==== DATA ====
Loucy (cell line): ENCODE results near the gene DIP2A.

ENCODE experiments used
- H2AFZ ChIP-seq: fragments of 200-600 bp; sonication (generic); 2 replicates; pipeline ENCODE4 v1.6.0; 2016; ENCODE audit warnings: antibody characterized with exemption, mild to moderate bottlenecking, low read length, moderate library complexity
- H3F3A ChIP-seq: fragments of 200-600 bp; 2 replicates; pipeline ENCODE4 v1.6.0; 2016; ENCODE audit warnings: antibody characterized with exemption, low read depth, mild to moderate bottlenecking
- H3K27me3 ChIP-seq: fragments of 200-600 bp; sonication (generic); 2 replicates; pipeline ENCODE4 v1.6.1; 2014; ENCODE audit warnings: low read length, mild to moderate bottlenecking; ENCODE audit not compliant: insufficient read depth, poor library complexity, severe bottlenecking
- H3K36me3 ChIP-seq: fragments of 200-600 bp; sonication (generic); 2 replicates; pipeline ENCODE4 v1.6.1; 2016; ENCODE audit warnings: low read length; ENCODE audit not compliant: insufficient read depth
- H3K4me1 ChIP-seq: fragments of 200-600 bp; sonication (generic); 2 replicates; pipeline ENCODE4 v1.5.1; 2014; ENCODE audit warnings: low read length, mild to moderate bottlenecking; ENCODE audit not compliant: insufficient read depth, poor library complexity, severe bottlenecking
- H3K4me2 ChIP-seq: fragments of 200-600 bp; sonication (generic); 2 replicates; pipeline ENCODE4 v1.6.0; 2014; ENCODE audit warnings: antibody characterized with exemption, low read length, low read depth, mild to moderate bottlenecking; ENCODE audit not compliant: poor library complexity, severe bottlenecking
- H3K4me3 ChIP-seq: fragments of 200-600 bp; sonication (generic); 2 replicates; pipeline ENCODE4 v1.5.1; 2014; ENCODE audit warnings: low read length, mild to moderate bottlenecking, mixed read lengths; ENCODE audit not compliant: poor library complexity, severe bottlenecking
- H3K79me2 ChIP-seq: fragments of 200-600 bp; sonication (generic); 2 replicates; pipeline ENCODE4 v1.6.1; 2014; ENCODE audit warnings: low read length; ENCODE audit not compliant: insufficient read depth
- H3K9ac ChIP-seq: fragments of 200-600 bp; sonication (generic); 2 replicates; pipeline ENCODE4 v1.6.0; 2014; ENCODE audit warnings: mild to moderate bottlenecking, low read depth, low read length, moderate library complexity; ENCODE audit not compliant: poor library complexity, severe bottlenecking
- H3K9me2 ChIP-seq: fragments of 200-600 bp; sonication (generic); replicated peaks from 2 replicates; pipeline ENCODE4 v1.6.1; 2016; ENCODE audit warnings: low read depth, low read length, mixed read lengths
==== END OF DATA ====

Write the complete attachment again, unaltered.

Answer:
Loucy (cell line): ENCODE results near the gene DIP2A.

ENCODE experiments used
- H2AFZ ChIP-seq: fragments of 200-600 bp; sonication (generic); 2 replicates; pipeline ENCODE4 v1.6.0; 2016; ENCODE audit warnings: antibody characterized with exemption, mild to moderate bottlenecking, low read length, moderate library complexity
- H3F3A ChIP-seq: fragments of 200-600 bp; 2 replicates; pipeline ENCODE4 v1.6.0; 2016; ENCODE audit warnings: antibody characterized with exemption, low read depth, mild to moderate bottlenecking
- H3K27me3 ChIP-seq: fragments of 200-600 bp; sonication (generic); 2 replicates; pipeline ENCODE4 v1.6.1; 2014; ENCODE audit warnings: low read length, mild to moderate bottlenecking; ENCODE audit not compliant: insufficient read depth, poor library complexity, severe bottlenecking
- H3K36me3 ChIP-seq: fragments of 200-600 bp; sonication (generic); 2 replicates; pipeline ENCODE4 v1.6.1; 2016; ENCODE audit warnings: low read length; ENCODE audit not compliant: insufficient read depth
- H3K4me1 ChIP-seq: fragments of 200-600 bp; sonication (generic); 2 replicates; pipeline ENCODE4 v1.5.1; 2014; ENCODE audit warnings: low read length, mild to moderate bottlenecking; ENCODE audit not compliant: insufficient read depth, poor library complexity, severe bottlenecking
- H3K4me2 ChIP-seq: fragments of 200-600 bp; sonication (generic); 2 replicates; pipeline ENCODE4 v1.6.0; 2014; ENCODE audit warnings: antibody characterized with exemption, low read length, low read depth, mild to moderate bottlenecking; ENCODE audit not compliant: poor library complexity, severe bottlenecking
- H3K4me3 ChIP-seq: fragments of 200-600 bp; sonication (generic); 2 replicates; pipeline ENCODE4 v1.5.1; 2014; ENCODE audit warnings: low read length, mild to moderate bottlenecking, mixed read lengths; ENCODE audit not compliant: poor library complexity, severe bottlenecking
- H3K79me2 ChIP-seq: fragments of 200-600 bp; sonication (generic); 2 replicates; pipeline ENCODE4 v1.6.1; 2014; ENCODE audit warnings: low read length; ENCODE audit not compliant: insufficient read depth
- H3K9ac ChIP-seq: fragments of 200-600 bp; sonication (generic); 2 replicates; pipeline ENCODE4 v1.6.0; 2014; ENCODE audit warnings: mild to moderate bottlenecking, low read depth, low read length, moderate library complexity; ENCODE audit not compliant: poor library complexity, severe bottlenecking
- H3K9me2 ChIP-seq: fragments of 200-600 bp; sonication (generic); replicated peaks from 2 replicates; pipeline ENCODE4 v1.6.1; 2016; ENCODE audit warnings: low read depth, low read length, mixed read lengths